US: New toolkit for lawyers defending HIV-related prosecutions now available

A new toolkit from the Center for HIV Law and Policy / Positive Justice Project, released earlier this month, provides a wealth of information for lawyers representing people living with HIV who are facing criminal prosecution based on HIV status.

The toolkit includes charts, articles, guidances, case law, legal analysis, scientific data and empirical citations, as well as quick-reference resources and links to longer reference materials.

The toolkit includes the following resources :

  • HIV Criminalization Fact Sheet
  • Guidance for a Legal Advocate Representing an HIV-Positive Client in a Criminal Exposure Case
  • Guidance for People Living with HIV Who Are Threatened with, or Are Facing, Criminal Prosecution for HIV Nondisclosure or Exposure
  • Case Law Index
  • Legal Drafting Resources (featuring sample amicus briefs)
  • Secondary Resources
  • Sample Medical Expert Affidavit on HIV Transmission
  • Chart: Comparative Sentencing on HIV Criminalization in the United States
  • Chart: HIV, STIs and Relative Risks in the United States
  • Chart: HIV and Chronic Disease in the United States

Although created primarily as a resource for lawyers, other advocates, as well as people living with HIV in the United States, are likely to find the toolkit useful.

Download ‘Ending and Defending Against HIV Criminalization: A Manual For Advocates Volume 2: A Legal Toolkit: Resources for Attorneys Handling HIV-Related Prosecutions’ from the Center for HIV Law and Policy here.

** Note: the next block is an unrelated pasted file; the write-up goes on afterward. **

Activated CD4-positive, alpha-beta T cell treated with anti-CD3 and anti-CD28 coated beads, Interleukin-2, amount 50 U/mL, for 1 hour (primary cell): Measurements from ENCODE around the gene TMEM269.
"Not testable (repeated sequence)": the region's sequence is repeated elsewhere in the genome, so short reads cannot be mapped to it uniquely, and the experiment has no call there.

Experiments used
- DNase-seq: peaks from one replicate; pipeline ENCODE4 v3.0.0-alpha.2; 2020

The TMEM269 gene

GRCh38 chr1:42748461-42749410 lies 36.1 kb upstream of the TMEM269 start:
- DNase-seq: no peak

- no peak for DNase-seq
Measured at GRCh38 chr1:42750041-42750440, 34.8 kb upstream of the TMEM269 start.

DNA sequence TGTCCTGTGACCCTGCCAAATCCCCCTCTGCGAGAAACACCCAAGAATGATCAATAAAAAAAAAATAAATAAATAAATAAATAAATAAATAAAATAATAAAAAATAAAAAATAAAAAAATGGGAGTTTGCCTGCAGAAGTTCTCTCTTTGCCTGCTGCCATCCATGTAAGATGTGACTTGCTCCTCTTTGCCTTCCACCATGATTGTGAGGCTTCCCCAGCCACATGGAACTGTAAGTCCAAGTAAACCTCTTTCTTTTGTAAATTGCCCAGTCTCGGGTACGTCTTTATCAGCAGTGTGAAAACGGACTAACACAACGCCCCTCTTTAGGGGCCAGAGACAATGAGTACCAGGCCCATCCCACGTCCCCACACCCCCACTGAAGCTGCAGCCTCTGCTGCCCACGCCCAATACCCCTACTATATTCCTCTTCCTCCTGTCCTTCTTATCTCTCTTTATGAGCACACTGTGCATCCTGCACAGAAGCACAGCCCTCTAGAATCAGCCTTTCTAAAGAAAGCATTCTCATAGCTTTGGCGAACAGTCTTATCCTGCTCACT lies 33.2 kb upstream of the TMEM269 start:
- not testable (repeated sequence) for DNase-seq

Lawyers petition government for protection to mark Human Rights Day | SW Radio Africa

The Zimbabwe Lawyers for Human Rights (ZLHR) marched from Harare Gardens through the streets of the capital on Thursday, to commemorate International Human Rights Day, which falls on December 10th. The lawyers delivered petitions to the Supreme Court, the High Court, Parliament, the Ministry of Justice and Legal Affairs and the Attorney General’s Office, asking for protection for legal practitioners while they do their work.  Makoni said the lawyers expect the level of intimidation and harassment of lawyers to increase as the country heads towards elections, because that is when violence levels go up and lawyers are called upon to represent victims and perpetrators.

Lawyers critique Supreme Court ruling

Some criminal lawyers are worried that the Supreme Court has imposed on people prosecuted for not disclosing their HIV-positive status to sex partners a “significant evidentiary burden” to show that they used a condom and that their viral loads were low when they had sex. A pair of decisions handed down on Oct.

Exposing the 'Office of Medical and Scientific Justice' by Seth Kalichman

I posted earlier that AIDS Denialist and LA Private Investigator Clark Baker is focusing his attention on the US Military justice system. Baker’s storefront business, the Office of Medical and Scientific Justice (OMSJ) is paid by US taxpayers to bring AIDS denialists to the court. How are AIDS Denialists used as experts in legal cases?

Texas: Another ‘deadly weapon’ HIV exposure conviction: 15 years for one-off sexual encounter

A 26 year-old man from the small Texan town of Copperas Cove has been sentenced to 15 years in prison with an additional $3000 fine after pleading guilty to charges of aggravated assault with a deadly weapon.

The aggravated assault? Having one-time consensual unprotected sex with a 16 year-old male after the two met on Grindr.  The deadly weapon?  HIV, of course.

The details of the man’s arrest, including a link to a photocopy of the affadavit of charges, were first published last November on the website of a local TV news station